Gordon57 in reply to

If plans like that exist, and are issued in some areas, why not the whole NHS ? I've never seen that document before either. :-(

in reply to Gordon57

Its something you should take up with your own GP Gordon, I think all docs are suppose to do this for patients who are prescribed for self medication at home, how else is a patient supposed to know? Do another web search for

"COPD self management plan from GPIAG"

the link I provided above was just the first one I clicked on I am sure there are others that you may want to print and take to your doctor to fill out or your doctor may have one that the surgery uses and had somehow overlooked not giving you one (I am sure some docs think if they discuss it with patient that is adequate but we know its not because we do need something on paper to refer at those times when we may be deciding what we should do, short of phoning NHS Direct).

Gordon57 profile image
Gordon57 in reply to

I'm amazed. I've not known anything about these documents yet it seems Doncaster has an extensive one, now I've searched around and found it - goo.gl/hJXUD (had to shorten URL, it had funny characters in that would not link)

I will be having words with my GP practise, the hospital and even the local PCT as things like this seem essential to anyone like myself.

It would be nice of GP's even discussed things like this wit patients, I had a brief talk from a nurse once about when to take the antibiotics, based mainly on being very SOB without any physical activity.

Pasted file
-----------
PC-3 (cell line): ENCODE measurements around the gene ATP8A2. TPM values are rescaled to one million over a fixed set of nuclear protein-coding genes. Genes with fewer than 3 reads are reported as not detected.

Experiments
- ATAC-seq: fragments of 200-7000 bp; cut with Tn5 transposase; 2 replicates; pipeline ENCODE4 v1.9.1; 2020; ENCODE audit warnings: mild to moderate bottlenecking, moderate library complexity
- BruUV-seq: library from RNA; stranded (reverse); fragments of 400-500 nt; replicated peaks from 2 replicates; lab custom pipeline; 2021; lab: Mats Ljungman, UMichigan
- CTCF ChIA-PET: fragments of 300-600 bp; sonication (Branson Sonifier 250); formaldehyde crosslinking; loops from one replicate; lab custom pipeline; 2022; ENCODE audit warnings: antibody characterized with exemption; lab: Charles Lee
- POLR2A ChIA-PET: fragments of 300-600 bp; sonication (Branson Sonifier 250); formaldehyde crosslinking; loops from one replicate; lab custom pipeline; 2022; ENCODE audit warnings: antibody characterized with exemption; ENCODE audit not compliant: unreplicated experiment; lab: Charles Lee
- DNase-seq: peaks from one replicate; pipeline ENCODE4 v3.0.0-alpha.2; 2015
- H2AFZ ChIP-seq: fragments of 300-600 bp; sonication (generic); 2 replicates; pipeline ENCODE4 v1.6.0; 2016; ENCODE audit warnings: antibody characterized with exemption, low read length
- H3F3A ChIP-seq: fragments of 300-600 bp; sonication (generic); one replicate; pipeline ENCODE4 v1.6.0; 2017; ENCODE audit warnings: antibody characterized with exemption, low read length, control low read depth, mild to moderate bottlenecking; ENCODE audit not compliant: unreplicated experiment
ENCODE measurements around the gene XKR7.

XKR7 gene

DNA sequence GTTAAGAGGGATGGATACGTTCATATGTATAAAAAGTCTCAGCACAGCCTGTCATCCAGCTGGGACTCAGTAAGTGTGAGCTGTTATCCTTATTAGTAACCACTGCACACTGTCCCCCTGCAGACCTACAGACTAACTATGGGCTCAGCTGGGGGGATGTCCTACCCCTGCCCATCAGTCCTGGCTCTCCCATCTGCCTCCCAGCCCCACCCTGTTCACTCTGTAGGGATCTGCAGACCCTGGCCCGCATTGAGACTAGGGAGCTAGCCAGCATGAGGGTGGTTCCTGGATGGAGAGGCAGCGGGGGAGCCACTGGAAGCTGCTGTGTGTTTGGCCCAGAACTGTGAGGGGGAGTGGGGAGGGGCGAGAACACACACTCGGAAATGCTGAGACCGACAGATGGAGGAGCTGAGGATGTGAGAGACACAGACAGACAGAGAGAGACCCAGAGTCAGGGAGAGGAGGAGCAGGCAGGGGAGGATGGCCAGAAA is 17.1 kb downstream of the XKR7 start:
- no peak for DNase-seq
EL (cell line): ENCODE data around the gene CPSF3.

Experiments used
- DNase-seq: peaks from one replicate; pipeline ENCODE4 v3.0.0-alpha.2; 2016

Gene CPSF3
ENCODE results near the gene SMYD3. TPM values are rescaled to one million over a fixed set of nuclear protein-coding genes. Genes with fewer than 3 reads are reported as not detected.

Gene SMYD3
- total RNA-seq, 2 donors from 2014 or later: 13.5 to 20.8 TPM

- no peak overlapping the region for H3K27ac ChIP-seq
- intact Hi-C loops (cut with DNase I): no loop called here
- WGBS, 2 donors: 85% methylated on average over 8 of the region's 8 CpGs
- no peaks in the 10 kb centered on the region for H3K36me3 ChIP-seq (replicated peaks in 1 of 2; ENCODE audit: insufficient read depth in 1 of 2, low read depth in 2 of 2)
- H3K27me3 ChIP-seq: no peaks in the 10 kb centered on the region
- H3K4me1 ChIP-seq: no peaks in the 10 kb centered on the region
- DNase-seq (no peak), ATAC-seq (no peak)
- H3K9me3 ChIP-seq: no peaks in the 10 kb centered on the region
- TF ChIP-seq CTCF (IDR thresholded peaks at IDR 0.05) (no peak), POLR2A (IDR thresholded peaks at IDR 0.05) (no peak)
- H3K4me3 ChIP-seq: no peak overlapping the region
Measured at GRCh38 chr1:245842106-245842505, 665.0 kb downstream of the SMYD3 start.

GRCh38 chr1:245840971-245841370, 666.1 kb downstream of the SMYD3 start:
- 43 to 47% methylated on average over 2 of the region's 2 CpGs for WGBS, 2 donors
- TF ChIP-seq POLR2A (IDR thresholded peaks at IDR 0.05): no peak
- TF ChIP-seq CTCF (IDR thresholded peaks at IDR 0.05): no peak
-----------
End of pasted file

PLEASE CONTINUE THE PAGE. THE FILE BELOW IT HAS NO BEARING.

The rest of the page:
Just goes to show, we're always learning and picking up on each other's treatment etc. to further educate ourselves :-)

in reply to Gordon57

thanks for the link :)

y_not profile image
y_not in reply to

Zoee, many, many thanks for sharing this information.

There was (like other comments here) never any mention of an action plan!

Guess that might have been very helpful - I'm reading it as I write.

What a brilliant pamphlet when I was told 6 years ago I had severe copd no one told me anything about how to cope with it fortunately I was able to use the Internet to educate myself and spent hours browsing and gleaning information .It was only 4 months ago I was given a home pack and like others no instructions only to tell practice nurse I had used them so they can be replaced I also have not used them when maybe I should have as been unsure and told they should not be used willy nilly. I found a good website amongst a few others called COPD ABOUT.COM it is written by a journalist RN nurse which I did find very helpful and combined with pamphlet I am sure it can help others as it goes more in depth on some of the advice.3 30 am wide awake after 2 hrs as usual nothing else do do might get another 2 before 9 if I am lucky.